Although this course is similar to CCK09, I think that EC&I 831 will challenge me to:

  • get perspectives of social media education – history, ideas & development
  • expand my social learning theories & applications
  • experiment & play with NEW social learning & open educational tools/resources
  • provide a critical lens for curriculum development with social media & open education
  • build up my learning network – connect & enage with new online peers
CCK09, Learning Community, MOOC

Connecting to CCK09

Last night was the first meeting for the open course Connectivism & Connective Knowledge (CCK09) facilitated by George Siemens and Stephen Downes. Approximately 708 students have signed up for either credit or non-credit learning to share ideas around connected learning and knowledge at any given time. In the live elluminate room, there were about 50 or so active & engaged students ranging from a wide field of interests and professional backgrounds.

mechano

Photo c/o http://londonskyline.blogspot.com


I decided to join this course for a few reasons:

  1. Connect with other like-minded individuals online.
  2. Join a learning community interested in sharing ideas around connected knowledge and online learning.
  3. To further explore the ideas around the pedagogy of connectivism – a term coined by George & utilized in an early research/pilot project at the University of Toronto.
  4. Ponder some theories and developments for learning/performance technology to enhance my doctoral research & studies @ UNT.

The meeting last night was more around the structure of the course and expectations for the participants. The opening session introduced a myriad of methods for continual connection throughout the semester, and encouraged networking and collaboration amongst our online peers.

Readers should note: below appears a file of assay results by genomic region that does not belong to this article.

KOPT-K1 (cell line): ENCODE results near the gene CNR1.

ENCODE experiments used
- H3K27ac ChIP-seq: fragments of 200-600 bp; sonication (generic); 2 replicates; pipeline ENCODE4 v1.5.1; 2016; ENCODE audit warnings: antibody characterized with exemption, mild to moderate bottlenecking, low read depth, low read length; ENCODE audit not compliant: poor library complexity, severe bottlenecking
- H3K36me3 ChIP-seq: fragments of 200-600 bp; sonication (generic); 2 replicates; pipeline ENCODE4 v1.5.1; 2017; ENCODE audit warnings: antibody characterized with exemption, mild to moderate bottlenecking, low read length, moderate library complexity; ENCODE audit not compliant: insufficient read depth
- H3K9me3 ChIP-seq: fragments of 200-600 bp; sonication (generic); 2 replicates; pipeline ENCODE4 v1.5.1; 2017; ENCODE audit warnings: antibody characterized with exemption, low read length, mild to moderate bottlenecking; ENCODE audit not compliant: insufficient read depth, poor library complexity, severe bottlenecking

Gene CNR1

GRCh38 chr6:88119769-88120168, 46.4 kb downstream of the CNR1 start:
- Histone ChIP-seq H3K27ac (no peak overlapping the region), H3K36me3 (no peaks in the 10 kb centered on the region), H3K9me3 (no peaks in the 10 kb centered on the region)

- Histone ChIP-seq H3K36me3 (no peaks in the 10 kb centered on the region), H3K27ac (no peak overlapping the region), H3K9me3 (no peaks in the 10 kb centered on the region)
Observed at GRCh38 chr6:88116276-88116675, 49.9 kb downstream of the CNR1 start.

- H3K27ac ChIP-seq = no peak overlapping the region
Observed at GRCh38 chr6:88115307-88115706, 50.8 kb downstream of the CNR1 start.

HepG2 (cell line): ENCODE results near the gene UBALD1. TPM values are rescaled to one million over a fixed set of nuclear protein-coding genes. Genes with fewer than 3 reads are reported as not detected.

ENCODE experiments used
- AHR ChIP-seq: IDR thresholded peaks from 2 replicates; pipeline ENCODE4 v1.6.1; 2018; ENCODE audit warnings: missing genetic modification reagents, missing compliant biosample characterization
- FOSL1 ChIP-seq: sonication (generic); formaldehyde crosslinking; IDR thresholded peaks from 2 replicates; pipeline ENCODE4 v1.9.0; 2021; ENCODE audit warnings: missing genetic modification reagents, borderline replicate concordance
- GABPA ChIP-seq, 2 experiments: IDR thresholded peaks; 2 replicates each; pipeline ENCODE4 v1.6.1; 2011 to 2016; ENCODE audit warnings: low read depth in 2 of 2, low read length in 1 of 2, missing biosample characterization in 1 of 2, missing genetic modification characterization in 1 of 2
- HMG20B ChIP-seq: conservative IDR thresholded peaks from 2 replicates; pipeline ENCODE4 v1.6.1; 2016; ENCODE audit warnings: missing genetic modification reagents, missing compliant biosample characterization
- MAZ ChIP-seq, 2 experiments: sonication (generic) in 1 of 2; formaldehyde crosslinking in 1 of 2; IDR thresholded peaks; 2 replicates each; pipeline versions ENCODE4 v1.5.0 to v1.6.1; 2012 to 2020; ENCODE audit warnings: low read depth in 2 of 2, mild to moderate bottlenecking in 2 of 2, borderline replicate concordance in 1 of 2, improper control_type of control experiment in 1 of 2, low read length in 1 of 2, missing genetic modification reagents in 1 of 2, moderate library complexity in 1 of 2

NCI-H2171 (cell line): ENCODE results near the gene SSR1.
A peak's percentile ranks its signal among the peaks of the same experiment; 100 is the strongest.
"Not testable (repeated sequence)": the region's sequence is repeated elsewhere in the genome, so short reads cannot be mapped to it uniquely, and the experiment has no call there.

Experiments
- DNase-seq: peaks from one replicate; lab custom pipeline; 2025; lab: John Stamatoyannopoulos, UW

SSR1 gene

Although there are few structured sessions and a CCK09 schedule, this does not limit anyones means for connections beyond the confines of the course. I think it is amazing to see the connections of a few of our peers flourish immediately on Twitter, through sharing of the blogs and more.  I’m looking forward to connecting further and engaging with the numerous resources and ideas that everyone is bringing to the digital table

TO DO List:

(before next class – September 17, 4:00 pm CST “What is Connectivism”)

Readings

What connectivism is

What is the Unique Idea in Connectivism?

Optional Readings/References:

http://ltc.umanitoba.ca/connectivism/?p=101

Little Boxes, Glocalization and Networked Individualism (.pdf)

http://it.coe.uga.edu/itforum/Paper105/Siemens.pdf


If you are interested in staying “connected” to CCK09, feel free to jump into the course as a non-credit student and/or use CCK09 tag to search on Twitter, Google Alerts, Diigo, Delicious and more! You are bound to connect to one of the members of the online learning community and perhaps take away an idea or two.

Hello to all my new online friends. Feel free to stay connected to me on this blog or via various ways I engage online –  HERE. See ya’ll on Thursday!